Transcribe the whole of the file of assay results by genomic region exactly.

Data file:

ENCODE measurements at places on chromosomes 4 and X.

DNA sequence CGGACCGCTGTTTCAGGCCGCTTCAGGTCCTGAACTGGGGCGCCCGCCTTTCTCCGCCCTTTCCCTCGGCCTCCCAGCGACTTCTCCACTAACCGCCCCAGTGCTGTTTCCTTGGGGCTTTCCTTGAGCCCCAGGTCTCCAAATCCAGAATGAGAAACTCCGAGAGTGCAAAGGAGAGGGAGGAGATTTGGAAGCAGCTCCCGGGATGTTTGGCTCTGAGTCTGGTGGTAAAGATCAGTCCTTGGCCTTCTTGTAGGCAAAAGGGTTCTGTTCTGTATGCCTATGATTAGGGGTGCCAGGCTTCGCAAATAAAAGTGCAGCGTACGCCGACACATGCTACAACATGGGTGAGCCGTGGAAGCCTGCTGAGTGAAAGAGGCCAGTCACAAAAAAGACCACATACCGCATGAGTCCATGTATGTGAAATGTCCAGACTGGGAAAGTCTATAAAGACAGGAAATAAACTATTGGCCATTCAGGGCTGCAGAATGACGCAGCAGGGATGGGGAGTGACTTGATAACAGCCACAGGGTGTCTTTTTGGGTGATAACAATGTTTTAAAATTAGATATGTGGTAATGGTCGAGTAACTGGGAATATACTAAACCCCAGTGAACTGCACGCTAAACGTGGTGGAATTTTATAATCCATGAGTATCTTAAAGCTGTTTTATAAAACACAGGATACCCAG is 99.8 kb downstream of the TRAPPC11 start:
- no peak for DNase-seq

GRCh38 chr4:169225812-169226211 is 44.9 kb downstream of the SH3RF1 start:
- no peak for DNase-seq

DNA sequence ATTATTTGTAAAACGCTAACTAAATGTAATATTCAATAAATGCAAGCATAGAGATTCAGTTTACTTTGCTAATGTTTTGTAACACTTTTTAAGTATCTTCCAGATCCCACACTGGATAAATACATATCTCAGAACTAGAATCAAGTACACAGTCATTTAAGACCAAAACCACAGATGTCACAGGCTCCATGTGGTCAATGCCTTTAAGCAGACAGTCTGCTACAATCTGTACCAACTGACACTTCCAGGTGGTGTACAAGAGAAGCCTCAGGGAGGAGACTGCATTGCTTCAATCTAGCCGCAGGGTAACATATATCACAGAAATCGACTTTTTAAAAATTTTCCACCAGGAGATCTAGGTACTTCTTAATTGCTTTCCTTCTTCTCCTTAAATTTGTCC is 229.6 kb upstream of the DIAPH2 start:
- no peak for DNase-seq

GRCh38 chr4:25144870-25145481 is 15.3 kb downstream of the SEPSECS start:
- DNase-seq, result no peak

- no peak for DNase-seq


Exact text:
ENCODE measurements at places on chromosomes 4 and X.

DNA sequence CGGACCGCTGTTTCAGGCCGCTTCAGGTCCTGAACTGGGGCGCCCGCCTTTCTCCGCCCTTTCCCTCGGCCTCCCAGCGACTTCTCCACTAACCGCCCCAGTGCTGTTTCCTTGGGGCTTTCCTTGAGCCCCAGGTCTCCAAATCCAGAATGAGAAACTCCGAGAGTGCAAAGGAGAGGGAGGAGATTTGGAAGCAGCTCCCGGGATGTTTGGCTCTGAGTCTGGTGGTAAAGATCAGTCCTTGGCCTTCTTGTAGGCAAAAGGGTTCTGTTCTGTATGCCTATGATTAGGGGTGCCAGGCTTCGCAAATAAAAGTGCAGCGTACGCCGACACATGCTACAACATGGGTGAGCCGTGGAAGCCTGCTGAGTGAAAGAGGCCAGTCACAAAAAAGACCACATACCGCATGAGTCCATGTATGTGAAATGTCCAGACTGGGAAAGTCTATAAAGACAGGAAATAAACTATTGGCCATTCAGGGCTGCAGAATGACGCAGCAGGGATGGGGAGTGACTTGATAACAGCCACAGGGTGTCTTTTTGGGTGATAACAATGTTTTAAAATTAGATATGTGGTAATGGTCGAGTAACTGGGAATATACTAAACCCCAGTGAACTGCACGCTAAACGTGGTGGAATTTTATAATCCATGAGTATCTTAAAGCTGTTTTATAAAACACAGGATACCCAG is 99.8 kb downstream of the TRAPPC11 start:
- no peak for DNase-seq

GRCh38 chr4:169225812-169226211 is 44.9 kb downstream of the SH3RF1 start:
- no peak for DNase-seq

DNA sequence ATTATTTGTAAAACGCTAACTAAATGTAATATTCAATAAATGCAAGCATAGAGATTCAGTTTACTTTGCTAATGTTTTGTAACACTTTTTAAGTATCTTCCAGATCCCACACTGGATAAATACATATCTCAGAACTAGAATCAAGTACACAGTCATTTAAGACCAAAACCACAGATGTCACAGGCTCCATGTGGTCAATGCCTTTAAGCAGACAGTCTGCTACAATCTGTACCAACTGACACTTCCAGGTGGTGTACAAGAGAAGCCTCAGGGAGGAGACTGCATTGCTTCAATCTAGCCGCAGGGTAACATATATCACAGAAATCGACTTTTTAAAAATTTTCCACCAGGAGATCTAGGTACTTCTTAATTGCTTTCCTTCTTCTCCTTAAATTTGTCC is 229.6 kb upstream of the DIAPH2 start:
- no peak for DNase-seq

GRCh38 chr4:25144870-25145481 is 15.3 kb downstream of the SEPSECS start:
- DNase-seq, result no peak

- no peak for DNase-seq